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Antique Prints

Since 1763 the name 'Russborough' has been synonymous with collecting and dealing in fine art. In the closing decades of the last century the historic town of Port Hope has become home to Lord Russborough's Annex, which specialises in an individual mix of antique maps, paintings and prints.

While Lord Russborough's Annex features a great many works of museum calibre, we also offer a wonderful selection of prints priced at under $100.

An extract of our prints currently available:

Black Monday, the departure for School
Dulce Domum, the return from School
Royal  Military Asylum

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IF YOU WERE A BOARDER ,YOU MUST REMEMBER THIS.

return from school

John JONES, after William Redmore BIGG
(1) BLACK MONDAY or the Departure for School
(2) DULCE DOMUM or the Return from School
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RARE. A pair of handsome colour printed Mezzotint engravings. in excellent condition aside from natural ageing of the wove paper. Published by W.R. Bigg, London, 1 December 1790.
Bottom left: Painted by W.R. Bigg followed by the letters:N (1.Black Monday) & A (2.Dulce Domun)
Bottom right: Engraved by John Jones./ (1) Principal Engraver to his R, H, the Duke of York (2) Extraordinary Engraver to his R, H, the Prince of Wales/and Principal Engraver to his R, H, the Duke of York
Bottom center: Pubd. as the Act directs. Decr.e/y 1st, 1790 by W.R.Bigg No 11, Tavestock Row, Covent garden.

I: 19 x 24" (48.3 x 61 cm) including letters
2: 19 x 24 1/8" (48.3 x 61.3 cm) including letters
Ref.KF1&2/SNN/v.andn > ENNN pr.                          Sold as a pair PRICE CODE  H

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These splendid mezzotint images evocative of "Public school" life are wonderful examples of Bigg's sentimental style of painting and may be of particular interest to Old Wykehamists as the school song is "Dulce Domum", which is sung on the approach of and at the break-up of the school for the Summer holidays. It is also sung at Abingdon School and Stamford School under similar circumstances, and was popular among 19th century English public schoolboys. For example, it is mentioned in the early chapters of Tom Brown's Schooldays. Paradoxically, although the subject of the song is the joy of breaking from the school grind and returning home for the holidays, it is often taken as symbolizing the idyllic, nostalgic view of English public school life in the 19th century.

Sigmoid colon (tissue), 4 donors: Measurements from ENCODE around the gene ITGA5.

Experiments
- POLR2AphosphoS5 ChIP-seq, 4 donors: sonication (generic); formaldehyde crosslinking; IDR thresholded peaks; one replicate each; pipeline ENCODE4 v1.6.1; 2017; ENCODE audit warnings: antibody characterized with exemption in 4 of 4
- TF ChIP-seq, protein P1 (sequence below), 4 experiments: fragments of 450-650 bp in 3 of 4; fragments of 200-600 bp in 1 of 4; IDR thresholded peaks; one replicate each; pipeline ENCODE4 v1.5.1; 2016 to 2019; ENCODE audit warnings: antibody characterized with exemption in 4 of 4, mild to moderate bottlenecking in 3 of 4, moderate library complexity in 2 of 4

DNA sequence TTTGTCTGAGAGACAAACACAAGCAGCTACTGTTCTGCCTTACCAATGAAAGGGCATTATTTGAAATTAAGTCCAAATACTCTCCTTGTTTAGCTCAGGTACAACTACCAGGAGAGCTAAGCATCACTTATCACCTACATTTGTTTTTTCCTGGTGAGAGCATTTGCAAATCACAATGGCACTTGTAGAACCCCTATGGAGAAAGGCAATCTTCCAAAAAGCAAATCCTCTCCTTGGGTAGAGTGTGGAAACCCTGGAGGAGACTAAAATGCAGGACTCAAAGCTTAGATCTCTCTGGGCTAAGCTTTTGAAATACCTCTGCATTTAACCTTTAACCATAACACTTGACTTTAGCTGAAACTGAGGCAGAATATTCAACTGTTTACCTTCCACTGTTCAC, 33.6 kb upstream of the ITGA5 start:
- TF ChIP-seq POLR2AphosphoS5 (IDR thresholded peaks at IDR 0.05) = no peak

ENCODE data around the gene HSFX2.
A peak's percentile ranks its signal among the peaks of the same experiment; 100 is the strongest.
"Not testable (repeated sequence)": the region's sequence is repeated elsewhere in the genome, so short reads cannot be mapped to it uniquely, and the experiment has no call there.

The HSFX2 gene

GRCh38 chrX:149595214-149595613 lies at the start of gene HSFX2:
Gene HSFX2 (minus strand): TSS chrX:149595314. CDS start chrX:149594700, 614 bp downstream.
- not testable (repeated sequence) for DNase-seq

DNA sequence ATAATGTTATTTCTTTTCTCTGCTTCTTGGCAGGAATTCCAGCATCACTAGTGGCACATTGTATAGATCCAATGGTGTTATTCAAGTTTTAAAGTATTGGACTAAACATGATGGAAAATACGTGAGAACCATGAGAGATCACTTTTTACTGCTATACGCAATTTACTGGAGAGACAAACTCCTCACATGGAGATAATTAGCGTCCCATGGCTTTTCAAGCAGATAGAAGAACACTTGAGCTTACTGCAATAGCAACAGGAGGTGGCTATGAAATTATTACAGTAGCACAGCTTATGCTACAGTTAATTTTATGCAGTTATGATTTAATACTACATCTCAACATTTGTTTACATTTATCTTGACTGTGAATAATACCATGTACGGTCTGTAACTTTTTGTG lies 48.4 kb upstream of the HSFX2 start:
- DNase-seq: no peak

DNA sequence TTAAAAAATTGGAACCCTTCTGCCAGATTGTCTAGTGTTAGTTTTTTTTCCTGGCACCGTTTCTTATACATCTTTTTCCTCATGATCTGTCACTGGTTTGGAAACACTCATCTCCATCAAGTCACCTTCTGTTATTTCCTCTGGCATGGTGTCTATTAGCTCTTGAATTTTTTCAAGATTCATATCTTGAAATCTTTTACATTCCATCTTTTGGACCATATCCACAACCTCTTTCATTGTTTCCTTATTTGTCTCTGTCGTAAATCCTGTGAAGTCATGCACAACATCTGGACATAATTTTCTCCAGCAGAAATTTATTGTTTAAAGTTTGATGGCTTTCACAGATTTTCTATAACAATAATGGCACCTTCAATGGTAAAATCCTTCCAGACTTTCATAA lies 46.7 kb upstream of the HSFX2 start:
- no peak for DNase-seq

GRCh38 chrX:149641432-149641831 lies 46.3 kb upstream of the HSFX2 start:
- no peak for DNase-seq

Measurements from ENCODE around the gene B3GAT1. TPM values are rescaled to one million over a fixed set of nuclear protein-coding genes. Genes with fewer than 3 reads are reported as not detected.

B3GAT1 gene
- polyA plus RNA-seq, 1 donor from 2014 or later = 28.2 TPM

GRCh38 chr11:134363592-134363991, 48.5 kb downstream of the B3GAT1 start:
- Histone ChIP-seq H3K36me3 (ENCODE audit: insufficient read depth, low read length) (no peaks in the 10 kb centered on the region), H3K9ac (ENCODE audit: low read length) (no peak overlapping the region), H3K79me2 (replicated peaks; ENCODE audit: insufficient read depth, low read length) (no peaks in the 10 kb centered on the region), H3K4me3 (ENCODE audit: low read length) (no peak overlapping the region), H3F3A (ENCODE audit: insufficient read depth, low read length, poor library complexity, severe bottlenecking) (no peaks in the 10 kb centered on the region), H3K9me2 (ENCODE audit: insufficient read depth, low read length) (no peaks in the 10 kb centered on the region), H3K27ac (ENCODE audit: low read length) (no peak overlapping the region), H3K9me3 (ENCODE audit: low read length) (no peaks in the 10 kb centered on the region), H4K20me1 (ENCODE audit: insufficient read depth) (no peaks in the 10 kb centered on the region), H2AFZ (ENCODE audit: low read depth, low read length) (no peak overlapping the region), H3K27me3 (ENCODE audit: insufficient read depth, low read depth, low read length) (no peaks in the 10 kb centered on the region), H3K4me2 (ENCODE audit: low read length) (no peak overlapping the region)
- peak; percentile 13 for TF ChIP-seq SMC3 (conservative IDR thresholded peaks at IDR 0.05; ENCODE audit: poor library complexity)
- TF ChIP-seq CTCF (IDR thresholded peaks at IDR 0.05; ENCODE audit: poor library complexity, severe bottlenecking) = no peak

The scene of image 1 (Black Monday) is that of a Georgian parlour or morning room wherein a family have gathered to bid a fond farewell to two sons who are on the point of departing for the school term. The eldest, exhibits the bravado and resignation of one who has been through it all before. He is perhaps even enthusiastic to get back to his chums and studies. His grandmother offers his a few words of encouragement and advice. A manservant bends to retrieve some fallen books and a trunk. A different scenario for his younger brother though, as he fights to hold back his tears, perhaps this is his first term at boarding school. His sisters and mother are attempting to comfort him by pointing out the supply of Tuck that will be accompanying him on his life changing step. His youngest sibling holds a basket of apples and a wrapped cake, whilst his mother slips a silver coin into his palm.

I am sure that this will evoke memories in many a former boarding pupil.

What a contrast to the scene of image 2 (Dolce Domum) at the pillared doorway of their home. Both lads seem to have grown both in confidence and stature as they are greeted upon their return from school, the elder sister kisses her younger brother, whilst her younger sister tugs at the coattails of her older sibling, the family dog is also effusive in greeting the returning scholar as his mother extends her arm in welcome and grandmother looks on with pride. The manservant carries a seemingly lighter trunk but even more books.

William Redmore Bigg (1755-1828) gained a reputation as an excellent genre painter, the sentimental morals and pretty appearance of his accomplished paintings made them extremely popular in their day. In subject and style Bigg echoed the work of his master Edward Penny, who also specialized in painting genre scenes with moralizing overtones. He was a regular exhibitor at the Royal Academy and the British Institution, and proved a continued source of inspiration for contemporary engravers. Bigg remains one of the most celebrated English genre painters whose, picturesque characterizations of the lower classes, express the sentiment and taste of his age.

John Jones (Ca.1745-1797) His reputation rests on his mezzotint engravings, some of which are extremely fine and often command very high prices. He also practiced in stipple and produced a large number of plates, chiefly from portraits by Reynolds, Romney and other contemporary painters, which, with a few exceptions, he published himself in Great Portland St, and Tavistock Row Covent Garden, London. He was appointed Engraver to the Prince of Wales and Duke of York.

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